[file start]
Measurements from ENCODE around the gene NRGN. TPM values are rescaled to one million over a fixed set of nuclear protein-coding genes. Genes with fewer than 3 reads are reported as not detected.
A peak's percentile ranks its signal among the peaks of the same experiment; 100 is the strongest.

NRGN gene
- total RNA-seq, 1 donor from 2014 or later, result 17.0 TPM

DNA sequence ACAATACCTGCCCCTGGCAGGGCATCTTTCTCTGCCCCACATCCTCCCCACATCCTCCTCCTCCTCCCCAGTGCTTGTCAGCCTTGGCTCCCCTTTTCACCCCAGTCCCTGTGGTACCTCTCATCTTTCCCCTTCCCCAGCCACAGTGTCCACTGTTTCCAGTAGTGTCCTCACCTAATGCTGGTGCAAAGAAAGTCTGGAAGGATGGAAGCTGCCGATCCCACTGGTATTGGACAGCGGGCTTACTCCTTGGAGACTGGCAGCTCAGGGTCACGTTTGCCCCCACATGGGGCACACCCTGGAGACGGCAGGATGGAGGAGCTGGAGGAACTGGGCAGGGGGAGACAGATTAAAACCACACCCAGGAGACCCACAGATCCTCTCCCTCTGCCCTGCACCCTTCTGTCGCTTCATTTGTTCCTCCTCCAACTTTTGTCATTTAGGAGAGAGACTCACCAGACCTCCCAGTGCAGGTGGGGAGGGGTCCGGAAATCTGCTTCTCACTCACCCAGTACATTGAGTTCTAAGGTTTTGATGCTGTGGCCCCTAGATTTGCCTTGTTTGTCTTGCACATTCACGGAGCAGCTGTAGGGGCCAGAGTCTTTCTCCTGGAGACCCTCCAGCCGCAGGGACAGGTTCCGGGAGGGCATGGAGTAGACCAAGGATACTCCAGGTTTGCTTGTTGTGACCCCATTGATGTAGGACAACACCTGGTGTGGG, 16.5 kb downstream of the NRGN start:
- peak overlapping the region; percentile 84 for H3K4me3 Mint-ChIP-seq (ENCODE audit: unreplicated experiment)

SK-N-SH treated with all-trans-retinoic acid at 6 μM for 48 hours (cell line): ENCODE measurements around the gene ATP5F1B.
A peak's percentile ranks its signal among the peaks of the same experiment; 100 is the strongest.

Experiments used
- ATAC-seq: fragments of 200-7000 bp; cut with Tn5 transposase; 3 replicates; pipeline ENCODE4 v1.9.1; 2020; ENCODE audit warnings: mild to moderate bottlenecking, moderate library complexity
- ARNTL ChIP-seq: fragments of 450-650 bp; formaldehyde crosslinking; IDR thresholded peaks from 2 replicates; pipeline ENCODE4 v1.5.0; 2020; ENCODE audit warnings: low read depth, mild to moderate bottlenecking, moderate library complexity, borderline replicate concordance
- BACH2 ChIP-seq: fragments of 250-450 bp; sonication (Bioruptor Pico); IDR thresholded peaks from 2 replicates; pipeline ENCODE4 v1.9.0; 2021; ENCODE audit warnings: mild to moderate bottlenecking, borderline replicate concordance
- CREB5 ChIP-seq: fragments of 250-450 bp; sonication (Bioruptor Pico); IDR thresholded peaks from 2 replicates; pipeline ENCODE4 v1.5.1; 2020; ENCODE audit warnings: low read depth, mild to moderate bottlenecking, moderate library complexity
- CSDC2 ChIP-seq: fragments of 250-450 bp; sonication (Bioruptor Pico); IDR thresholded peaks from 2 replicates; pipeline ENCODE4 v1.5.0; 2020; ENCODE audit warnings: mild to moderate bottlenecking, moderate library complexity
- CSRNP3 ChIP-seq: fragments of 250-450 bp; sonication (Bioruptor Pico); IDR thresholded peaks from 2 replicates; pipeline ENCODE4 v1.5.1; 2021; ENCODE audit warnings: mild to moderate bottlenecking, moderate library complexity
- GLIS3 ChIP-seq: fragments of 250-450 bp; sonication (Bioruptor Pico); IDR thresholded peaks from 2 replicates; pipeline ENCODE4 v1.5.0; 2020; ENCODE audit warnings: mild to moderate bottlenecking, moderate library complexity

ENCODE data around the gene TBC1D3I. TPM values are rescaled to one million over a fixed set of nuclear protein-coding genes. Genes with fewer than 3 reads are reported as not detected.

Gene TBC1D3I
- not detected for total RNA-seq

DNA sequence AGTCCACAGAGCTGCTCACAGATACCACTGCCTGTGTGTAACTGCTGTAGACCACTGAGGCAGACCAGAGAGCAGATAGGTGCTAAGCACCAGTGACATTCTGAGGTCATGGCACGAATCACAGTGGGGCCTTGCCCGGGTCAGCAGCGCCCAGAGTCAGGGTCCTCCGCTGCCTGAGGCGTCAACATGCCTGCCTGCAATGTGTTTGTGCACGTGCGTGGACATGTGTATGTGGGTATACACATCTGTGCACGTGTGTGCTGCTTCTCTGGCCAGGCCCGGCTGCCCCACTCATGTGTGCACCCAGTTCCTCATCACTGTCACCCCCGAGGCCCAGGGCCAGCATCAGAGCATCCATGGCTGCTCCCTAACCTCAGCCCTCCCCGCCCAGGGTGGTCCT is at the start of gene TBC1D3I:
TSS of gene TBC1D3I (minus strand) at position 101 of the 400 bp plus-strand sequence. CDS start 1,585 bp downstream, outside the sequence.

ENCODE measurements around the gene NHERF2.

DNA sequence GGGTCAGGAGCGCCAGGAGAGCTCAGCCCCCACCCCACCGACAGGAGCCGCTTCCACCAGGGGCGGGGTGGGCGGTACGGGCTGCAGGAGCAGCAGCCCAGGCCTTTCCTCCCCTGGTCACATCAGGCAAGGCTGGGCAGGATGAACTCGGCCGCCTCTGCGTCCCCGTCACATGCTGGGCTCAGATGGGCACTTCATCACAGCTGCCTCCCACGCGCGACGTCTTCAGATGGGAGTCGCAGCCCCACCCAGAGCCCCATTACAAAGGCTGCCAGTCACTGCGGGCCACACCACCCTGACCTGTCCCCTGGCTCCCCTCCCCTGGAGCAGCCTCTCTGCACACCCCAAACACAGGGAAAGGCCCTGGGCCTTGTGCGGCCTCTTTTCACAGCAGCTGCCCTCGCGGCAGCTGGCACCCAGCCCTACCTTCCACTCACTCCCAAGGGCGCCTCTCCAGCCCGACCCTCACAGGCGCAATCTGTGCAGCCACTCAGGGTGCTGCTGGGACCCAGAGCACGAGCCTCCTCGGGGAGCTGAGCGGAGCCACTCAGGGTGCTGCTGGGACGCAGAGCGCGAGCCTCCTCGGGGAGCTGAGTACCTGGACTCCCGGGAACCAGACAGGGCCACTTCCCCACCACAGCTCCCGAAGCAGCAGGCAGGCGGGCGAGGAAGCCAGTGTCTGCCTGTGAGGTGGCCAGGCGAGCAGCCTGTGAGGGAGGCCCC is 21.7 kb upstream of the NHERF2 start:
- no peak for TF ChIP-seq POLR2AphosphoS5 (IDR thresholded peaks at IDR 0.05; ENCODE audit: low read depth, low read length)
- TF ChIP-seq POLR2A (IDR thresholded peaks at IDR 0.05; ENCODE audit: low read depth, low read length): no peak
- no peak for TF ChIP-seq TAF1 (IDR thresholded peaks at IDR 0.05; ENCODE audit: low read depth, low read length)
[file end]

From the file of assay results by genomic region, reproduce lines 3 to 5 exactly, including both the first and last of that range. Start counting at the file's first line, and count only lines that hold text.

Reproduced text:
NRGN gene
- total RNA-seq, 1 donor from 2014 or later, result 17.0 TPM

DNA sequence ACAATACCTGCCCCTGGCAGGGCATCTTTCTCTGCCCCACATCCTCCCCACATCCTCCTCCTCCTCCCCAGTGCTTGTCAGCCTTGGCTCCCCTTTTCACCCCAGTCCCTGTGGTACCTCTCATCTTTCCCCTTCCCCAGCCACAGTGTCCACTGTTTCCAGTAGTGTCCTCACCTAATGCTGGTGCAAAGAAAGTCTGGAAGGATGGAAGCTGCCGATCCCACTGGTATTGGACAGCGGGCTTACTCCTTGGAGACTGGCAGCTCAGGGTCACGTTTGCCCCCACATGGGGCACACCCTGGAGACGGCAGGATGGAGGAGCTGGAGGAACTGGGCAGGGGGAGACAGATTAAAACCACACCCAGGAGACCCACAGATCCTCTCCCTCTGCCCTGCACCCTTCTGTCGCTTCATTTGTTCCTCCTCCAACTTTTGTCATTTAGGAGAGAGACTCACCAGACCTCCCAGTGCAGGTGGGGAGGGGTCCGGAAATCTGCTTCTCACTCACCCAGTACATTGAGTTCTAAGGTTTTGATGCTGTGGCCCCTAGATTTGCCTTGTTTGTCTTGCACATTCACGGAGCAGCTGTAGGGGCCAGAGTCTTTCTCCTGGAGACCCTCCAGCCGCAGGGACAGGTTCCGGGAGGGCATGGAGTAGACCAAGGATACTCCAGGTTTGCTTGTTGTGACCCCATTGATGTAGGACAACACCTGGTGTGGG, 16.5 kb downstream of the NRGN start: